Patient Care

Mobile Stroke Unit Expands Operations to Monroe County

Aug. 21, 2019

 The UR Medicine Mobile Stroke Unit (MSU) is now being dispatched to provide stroke care to patients throughout Monroe County. The MSU had been operating on a pilot basis in the City of Rochester since its launch in October 2018.

The MSU, which is operated in partnership with American Medical Response (AMR) and is the only unit of its kind in upstate New York, serves as an “emergency department on wheels” and brings the medical expertise and technology necessary to diagnose and treat stroke directly to the patient. Immediate care is essential during a stroke, during which millions of brain cells die every minute. However, if caught early, many stroke victims can make a full recovery. 

It is estimated that 3,000 people in Monroe County suffer from a stroke every year. Stroke is the fifth leading cause of death and the number one cause of long-term disability in the U.S. 

UR Medicine Mobile Stroke Unit Expands Operations to Monroe County

The MSU is equipped with a portable CT scanner that scans the patient’s brain to determine the type of stroke they are experiencing. These scans and results from a mobile lab on the unit are transmitted to stroke experts at UR Medicine’s Comprehensive Stroke Center at Strong Memorial Hospital, who consult via an on board teleconferencing system with the EMS personnel and determine if treatment – in the form of the clot busting drug tissue plasminogen activator (tPA) – can be administered immediately on scene.

“The ability to diagnose and start care in a patient’s driveway is a game changer for our region,” said Tarun Bhalla, M.D., Ph.D., Chief of Stroke and Cerebrovascular surgery at the UR Medicine Comprehensive Stroke Center and director of the Mobile Stroke Unit initiative. “We are grateful to our partners in the EMS community for their cooperation in making this lifesaving technology available to stroke patients across Monroe County.” 

“The sooner patients receive care, the more likely they are to return to their lives,” said Curtis Benesch, M.D., M.P.H., Chief of Stroke and Medical Director of the UR Medicine Comprehensive Stroke Center. “The time saved by delivering care directly to a stroke patient on scene can mean the difference between recovery of function or a lifetime of disability.”

The MSU is dispatched by the City of Rochester/Monroe County 9-1-1 Emergency Communications Center in coordination with the following EMS agencies:


  • Brighton Volunteer Ambulance
  • Churchville Fire Department Rescue Squad
  • CHS Mobile Integrated Health Care (Chili, Henrietta, Scottsville, Caledonia)
  • Gates Volunteer Ambulance
  • Greece Volunteer Ambulance
  • Hilton Fire Department Ambulance
  • Honeoye Falls-Mendon Volunteer Ambulance
  • Irondequoit Ambulance
  • Monroe Ambulance
  • Northeast Quadrant Advanced Life Support
  • Penfield Volunteer Emergency Ambulance Service
  • Perinton Ambulance
  • Pittsford Volunteer Ambulance
  • Point Pleasant Fire Department Ambulance
  • Rush Fire Department Ambulance
  • RIT Ambulance
  • Seabreeze Fire Department Ambulance
  • Union Hill Volunteer Ambulance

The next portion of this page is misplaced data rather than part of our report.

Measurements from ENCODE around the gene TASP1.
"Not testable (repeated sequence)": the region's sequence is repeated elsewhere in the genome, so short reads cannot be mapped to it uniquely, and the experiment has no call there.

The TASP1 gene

• Webster Emergency Medical Services

“AMR is proud to partner with the University of Rochester and Monroe County to expand the available care options in Monroe County,” said Tim Frost, regional director for AMR Western New York. “We are focused on providing the best possible care for the communities we serve, and bringing this new technology to the area is a testament to that.”

“As the role of paramedics continues to evolve by providing advanced care at a patient’s home, on the highway, or wherever they may become ill or injured, we are fortunate to have the MSU as another resource for paramedics to call upon for patients suffering a stroke,” said Reg Allen, chief of CHS Mobile Integrated Health Care. “As technology advances so does the ever evolving pre-hospital continuum of care.” 

“Access to timely, high-quality pre-hospital health care is essential to the health and quality of life in our communities," said Jon Smith, director of operations, Pittsford Volunteer Ambulance. "Pittsford Volunteer Ambulance and the Pittsford Town Administration are committed to this mission, encouraging the development and early implementation of the MSU as a community resource.  We are excited to be a partner in the unique and dynamic MSU program and look forward to working cooperatively with the UR Medicine team to support enhanced care for stroke patients within our community.” 

The MSU is part UR Medicine’s commitment to provide state-of-the-art stroke care to the region. Strong Memorial Hospital is the region’s only Comprehensive Stroke Center designated by the Joint Commission/American Heart Association/American Stroke Association, a certification that indicates that the hospital either meets or exceeds the highest standards of care required to provide timely, advanced, and coordinated care to patients with cerebrovascular disease. UR Medicine’s F.F. Thompson, Highland Hospital, Noyes Memorial Hospital, and Jones Memorial Hospital are recognized by New York State as Primary Stroke Centers. Strong Memorial is home to the Neuromedicine Intensive Care Unit, a 12-bed ICU dedicated to providing care to critically ill patients with complex neurological life threating illnesses such as stroke. UR Medicine stroke specialists also provide 24/7 consultation services for emergency department personnel in 13 hospitals across upstate New York via telemedicine.